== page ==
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  • Writer's pictureKunle Awofeso

A Housing crisis crying out for real help!

Updated: Apr 7

The statistics are saddening and almost unbelievable – but they are real!

Added to that are the following:

  • An increasing number of families presenting themselves as unintentionally homeless across most Local Authorities. 185 families in one week in Brent, reported recently! In Newham, between Nov 2021 & Nov 2022, total number of homelessness presentations increased from 5,899 to 6949 (or 17.8%). That is an increase of 1,050 presentations over the course of 1 year!

  • Local authority spend on temporary accommodation continues to rise astronomically (not helped by reported squeeze on hotel/B&B availability due to the Home Office gazumping Local Authorities to secure housing for asylum seekers!). Between December 2021 and December 2022, Newham Council’s gross total monthly TA spend on all accommodation types increased from £48.77m to £50.39m (an increase of 3.3%). In real terms that is an increase of £1.62m!

  • One in five children are now living in overcrowded, unaffordable or unsuitable homes.

  • Families in some parts of the country are spending 50% of their income on private rental- worsened by the regulatory environment which is making an increasing number of private landlords to exit the market – creating a demand push on rents (more so as Local authorities are not building). 47% reduction in PRS housing is further fuelling the housing crisis according to Darren Levy ( Director of Housing, LB of Newham), who spoke at our March 2023 Council Building Homes (CBH11) event.

  • Rather than sweating their assets, some Local Authorities are actually disposing of their land assets to fill the gaps in their dire financial position. This is against the line of thought of Lara Oyedele (President, CIH), who also spoke at our March 2023 Council Building Homes (CBH11) event. We cannot agree more with Lara.

Let me stop here, but hopefully, the enormity of the problem and the fact that the country is literarily throwing away money as sticking plasters in trying to deal with the housing crisis is becoming clearer.

As property and Construction professionals, we have had to respond to this – reason why we focused our March 2023 CBH 11 event on exploring practical ideas on how this unacceptable situation can be arrested and what structured medium to longer term plans can be put in place to help us turn the tide. There are two clear losers with the status quo:

  1. Local Authorities spending £Bn’s on funding temporary accommodation – paying the private sector – with no asset to show for it. £Bn’s are being spent annually on a recurrent expenditure basis! The irony is that this approach will not address the problem and will only worsen Local Authority financial situations into the future – bearing in mind that the ongoing economic crisis has and will continue to result increasing demand for truly affordable housing generally.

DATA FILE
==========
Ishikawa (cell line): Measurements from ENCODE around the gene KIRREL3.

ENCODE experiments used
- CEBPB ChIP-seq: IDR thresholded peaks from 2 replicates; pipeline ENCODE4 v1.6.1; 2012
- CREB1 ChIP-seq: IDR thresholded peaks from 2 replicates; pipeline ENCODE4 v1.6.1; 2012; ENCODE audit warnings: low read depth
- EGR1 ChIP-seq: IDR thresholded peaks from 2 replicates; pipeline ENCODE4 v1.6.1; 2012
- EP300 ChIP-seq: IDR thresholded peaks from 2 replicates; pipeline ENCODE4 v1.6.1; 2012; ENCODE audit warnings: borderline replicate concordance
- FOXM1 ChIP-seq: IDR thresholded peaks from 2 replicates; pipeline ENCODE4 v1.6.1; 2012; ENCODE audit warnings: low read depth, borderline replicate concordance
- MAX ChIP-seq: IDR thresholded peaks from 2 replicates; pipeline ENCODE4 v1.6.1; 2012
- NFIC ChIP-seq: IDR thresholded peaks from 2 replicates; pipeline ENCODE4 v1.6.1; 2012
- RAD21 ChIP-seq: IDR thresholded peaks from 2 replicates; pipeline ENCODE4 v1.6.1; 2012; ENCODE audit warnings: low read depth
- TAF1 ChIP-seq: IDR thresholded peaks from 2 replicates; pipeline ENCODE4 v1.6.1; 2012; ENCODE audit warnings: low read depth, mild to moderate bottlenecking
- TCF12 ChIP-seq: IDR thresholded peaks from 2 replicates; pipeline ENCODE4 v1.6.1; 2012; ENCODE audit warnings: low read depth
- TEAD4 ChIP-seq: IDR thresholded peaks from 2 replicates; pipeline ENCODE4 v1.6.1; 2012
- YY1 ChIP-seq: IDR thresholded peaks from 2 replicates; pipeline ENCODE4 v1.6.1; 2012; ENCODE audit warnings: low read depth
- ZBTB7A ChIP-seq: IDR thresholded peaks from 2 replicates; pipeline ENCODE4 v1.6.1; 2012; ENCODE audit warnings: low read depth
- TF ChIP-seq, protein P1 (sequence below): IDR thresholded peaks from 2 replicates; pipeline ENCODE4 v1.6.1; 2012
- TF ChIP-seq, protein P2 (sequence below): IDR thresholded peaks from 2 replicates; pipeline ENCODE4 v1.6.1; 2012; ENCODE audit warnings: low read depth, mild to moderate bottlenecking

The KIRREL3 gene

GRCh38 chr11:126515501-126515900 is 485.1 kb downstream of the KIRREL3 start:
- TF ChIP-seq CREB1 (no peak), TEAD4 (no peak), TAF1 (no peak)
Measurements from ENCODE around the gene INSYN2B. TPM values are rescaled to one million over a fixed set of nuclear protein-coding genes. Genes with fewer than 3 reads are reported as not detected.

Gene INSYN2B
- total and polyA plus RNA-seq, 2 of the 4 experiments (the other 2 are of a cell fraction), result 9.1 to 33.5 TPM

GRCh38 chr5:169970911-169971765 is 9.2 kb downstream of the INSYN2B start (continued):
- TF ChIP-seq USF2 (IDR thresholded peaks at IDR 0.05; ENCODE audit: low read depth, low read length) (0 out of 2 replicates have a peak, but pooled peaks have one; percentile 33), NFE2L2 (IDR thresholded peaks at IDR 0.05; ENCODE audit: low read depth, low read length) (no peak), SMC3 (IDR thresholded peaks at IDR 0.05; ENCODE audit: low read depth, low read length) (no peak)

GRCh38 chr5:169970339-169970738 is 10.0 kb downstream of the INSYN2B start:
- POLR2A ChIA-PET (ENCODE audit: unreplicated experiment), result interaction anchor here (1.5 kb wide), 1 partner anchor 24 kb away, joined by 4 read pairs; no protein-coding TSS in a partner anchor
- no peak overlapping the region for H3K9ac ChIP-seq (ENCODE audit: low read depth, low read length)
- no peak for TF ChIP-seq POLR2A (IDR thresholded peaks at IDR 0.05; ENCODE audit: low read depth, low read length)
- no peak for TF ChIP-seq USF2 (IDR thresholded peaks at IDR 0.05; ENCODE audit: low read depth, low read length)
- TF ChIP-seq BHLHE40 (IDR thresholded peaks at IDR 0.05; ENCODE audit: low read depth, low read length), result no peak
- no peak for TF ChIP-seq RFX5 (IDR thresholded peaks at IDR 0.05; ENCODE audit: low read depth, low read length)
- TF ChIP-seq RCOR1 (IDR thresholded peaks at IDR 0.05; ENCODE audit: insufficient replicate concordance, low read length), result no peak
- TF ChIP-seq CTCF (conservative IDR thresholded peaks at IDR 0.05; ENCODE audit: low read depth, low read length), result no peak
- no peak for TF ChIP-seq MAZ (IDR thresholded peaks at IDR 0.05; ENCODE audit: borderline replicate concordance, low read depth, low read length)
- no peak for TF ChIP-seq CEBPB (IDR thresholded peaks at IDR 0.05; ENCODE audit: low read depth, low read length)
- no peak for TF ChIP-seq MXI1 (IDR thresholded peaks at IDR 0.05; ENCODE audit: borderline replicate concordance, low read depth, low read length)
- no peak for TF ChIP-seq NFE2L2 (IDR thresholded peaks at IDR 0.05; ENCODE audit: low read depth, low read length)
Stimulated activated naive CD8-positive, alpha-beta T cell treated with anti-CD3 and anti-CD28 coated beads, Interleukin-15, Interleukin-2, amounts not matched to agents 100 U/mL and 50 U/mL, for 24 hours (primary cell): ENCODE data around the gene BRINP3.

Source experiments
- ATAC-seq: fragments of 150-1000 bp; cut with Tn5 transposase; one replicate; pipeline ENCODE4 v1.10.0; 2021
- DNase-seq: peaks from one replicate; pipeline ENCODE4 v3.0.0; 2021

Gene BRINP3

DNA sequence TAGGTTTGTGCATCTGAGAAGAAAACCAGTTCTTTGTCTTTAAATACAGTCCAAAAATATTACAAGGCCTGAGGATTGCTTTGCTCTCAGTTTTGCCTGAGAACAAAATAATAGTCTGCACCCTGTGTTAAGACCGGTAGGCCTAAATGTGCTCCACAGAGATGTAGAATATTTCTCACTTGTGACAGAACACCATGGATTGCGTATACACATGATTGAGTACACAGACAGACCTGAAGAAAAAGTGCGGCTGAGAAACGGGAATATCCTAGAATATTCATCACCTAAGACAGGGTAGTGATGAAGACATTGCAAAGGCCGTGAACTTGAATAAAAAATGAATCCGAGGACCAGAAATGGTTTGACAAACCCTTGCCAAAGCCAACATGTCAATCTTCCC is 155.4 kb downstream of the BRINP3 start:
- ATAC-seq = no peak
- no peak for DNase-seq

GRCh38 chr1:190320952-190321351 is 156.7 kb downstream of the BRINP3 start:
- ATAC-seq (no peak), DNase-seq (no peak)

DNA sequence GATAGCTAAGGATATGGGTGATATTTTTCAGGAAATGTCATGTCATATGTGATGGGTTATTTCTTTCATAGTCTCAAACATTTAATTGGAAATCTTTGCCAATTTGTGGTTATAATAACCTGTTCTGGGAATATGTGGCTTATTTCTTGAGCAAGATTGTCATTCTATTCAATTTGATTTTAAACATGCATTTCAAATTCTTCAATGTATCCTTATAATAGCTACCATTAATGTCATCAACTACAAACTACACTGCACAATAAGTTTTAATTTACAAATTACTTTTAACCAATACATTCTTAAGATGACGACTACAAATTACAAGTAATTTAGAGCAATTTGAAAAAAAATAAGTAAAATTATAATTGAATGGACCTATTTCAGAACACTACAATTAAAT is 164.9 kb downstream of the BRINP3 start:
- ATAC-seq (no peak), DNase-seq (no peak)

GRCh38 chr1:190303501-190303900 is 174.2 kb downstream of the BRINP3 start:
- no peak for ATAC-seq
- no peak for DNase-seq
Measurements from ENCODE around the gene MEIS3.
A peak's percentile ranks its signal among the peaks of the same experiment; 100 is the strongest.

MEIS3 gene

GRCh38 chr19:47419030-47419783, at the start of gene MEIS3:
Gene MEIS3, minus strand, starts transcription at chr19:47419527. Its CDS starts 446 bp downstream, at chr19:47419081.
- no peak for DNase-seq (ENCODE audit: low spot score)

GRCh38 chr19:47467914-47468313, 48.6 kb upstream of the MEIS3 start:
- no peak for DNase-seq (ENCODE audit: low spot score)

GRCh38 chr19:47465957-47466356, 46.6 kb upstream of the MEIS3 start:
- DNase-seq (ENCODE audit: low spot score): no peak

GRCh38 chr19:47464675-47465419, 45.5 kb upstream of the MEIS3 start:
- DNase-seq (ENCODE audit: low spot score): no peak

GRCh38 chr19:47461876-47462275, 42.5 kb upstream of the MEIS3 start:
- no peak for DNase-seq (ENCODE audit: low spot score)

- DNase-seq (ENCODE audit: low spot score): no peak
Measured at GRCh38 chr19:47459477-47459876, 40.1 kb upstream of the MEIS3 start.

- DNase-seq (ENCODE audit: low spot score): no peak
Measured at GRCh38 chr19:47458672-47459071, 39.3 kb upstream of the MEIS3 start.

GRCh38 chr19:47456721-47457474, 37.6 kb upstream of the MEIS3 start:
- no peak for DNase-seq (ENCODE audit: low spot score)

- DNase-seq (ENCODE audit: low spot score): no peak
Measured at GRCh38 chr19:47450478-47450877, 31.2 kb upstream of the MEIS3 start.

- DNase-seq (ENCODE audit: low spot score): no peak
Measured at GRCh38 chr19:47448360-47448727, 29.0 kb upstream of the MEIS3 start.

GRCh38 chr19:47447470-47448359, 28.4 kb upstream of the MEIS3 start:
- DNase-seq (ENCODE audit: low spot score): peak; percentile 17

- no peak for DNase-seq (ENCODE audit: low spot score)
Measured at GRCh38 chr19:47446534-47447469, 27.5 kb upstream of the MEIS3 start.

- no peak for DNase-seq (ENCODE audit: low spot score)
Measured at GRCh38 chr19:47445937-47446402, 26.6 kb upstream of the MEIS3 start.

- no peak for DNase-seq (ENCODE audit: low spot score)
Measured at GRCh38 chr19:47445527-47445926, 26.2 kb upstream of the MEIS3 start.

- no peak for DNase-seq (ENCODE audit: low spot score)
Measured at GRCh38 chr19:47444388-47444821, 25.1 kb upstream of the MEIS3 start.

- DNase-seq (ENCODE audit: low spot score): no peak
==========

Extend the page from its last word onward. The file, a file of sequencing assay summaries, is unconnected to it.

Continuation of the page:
2. Ordinary people, already faced with a cost-of-living crisis, having to choice but to either live in expensive & unsuitable privately rented accommodation (if they can find one); pay over the odds for privately rented accommodation if they can find one; or give it all up and present themselves to their Local Authorities as unintentionally homeless.

And the cycle goes on….! Bear in mind however that Local Authorities in England have a statutory duty to secure accommodation for unintentionally homeless households in priority need under Part 7 of the Housing Act 1996 (as amended). So, no let-off for the current wasteful expenditure on temporary housing….except we change course!

At our March 2023 CBH 11 event practical ideas were discussed - practical initiatives to stem the tide, including:

  1. Exploiting the real potential Joint Ventures bring (through Public-Private Partnerships) in unlocking the housing crisis. Kunle Awofeso (a Director and Partner at Airey Miller) strongly believes that given the enormity of the problem and despite the added benefits of other initiatives, JV/PPP is the singular most impactful initiative to address the crisis at scale.

  2. Creating the right environment for commercial partners (linked to the above).

  3. Viewing housing need through a national lens- rather than individual Local Authority silos. This is important in dealing with the derived demand of land for housing and the relativity of its supply (relatively more acute in inner cities/towns). We agree with Darren Levy ( Director of Housing, LB of Newham) on this.

  4. Exploiting the benefit of MMC- especially modular housing where site location, logistics and other parameters allow.

  5. Looking to repurpose existing under-used/un-used assets. Don’t sell off for short term gain!

  6. Exploring Right to Buy buyback pipelines.

We are committed to doing our bit to assist our Local Authority clients using our significant experience in the industry to model the appropriate type of JV/PPP and finance structures – and even those that could be blended with the limited grant funding available and/or loans from PWLB. PPPs are not PFIs. All it takes is a political will, a realisation of the economic benefits (as already seen by some Local Authorities embracing PPP) and the right JV advisor.

We need to keep building!

Airey Miller is well positioned to assist Local Authorities to derive even better value from their land assets and expenditure.

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